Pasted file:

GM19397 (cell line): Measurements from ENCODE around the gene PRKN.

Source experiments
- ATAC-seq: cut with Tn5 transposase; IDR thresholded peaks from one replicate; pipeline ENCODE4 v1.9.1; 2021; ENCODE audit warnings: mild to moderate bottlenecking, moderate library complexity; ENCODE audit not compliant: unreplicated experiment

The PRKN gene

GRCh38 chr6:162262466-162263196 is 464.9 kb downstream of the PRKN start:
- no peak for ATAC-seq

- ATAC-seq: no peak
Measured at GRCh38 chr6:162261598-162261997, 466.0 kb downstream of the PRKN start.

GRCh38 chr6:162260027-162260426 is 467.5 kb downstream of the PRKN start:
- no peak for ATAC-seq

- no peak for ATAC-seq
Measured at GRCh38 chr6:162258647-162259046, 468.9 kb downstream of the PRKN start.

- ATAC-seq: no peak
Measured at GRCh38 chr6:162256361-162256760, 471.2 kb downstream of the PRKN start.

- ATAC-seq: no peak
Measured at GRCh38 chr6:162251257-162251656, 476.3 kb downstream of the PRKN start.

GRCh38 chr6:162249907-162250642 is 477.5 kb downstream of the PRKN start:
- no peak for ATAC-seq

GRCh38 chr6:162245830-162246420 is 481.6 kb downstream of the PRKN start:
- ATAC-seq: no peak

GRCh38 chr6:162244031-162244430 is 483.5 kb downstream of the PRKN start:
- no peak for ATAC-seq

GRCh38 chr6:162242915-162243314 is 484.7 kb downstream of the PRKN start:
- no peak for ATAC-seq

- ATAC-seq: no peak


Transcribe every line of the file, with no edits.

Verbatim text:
GM19397 (cell line): Measurements from ENCODE around the gene PRKN.

Source experiments
- ATAC-seq: cut with Tn5 transposase; IDR thresholded peaks from one replicate; pipeline ENCODE4 v1.9.1; 2021; ENCODE audit warnings: mild to moderate bottlenecking, moderate library complexity; ENCODE audit not compliant: unreplicated experiment

The PRKN gene

GRCh38 chr6:162262466-162263196 is 464.9 kb downstream of the PRKN start:
- no peak for ATAC-seq

- ATAC-seq: no peak
Measured at GRCh38 chr6:162261598-162261997, 466.0 kb downstream of the PRKN start.

GRCh38 chr6:162260027-162260426 is 467.5 kb downstream of the PRKN start:
- no peak for ATAC-seq

- no peak for ATAC-seq
Measured at GRCh38 chr6:162258647-162259046, 468.9 kb downstream of the PRKN start.

- ATAC-seq: no peak
Measured at GRCh38 chr6:162256361-162256760, 471.2 kb downstream of the PRKN start.

- ATAC-seq: no peak
Measured at GRCh38 chr6:162251257-162251656, 476.3 kb downstream of the PRKN start.

GRCh38 chr6:162249907-162250642 is 477.5 kb downstream of the PRKN start:
- no peak for ATAC-seq

GRCh38 chr6:162245830-162246420 is 481.6 kb downstream of the PRKN start:
- ATAC-seq: no peak

GRCh38 chr6:162244031-162244430 is 483.5 kb downstream of the PRKN start:
- no peak for ATAC-seq

GRCh38 chr6:162242915-162243314 is 484.7 kb downstream of the PRKN start:
- no peak for ATAC-seq

- ATAC-seq: no peak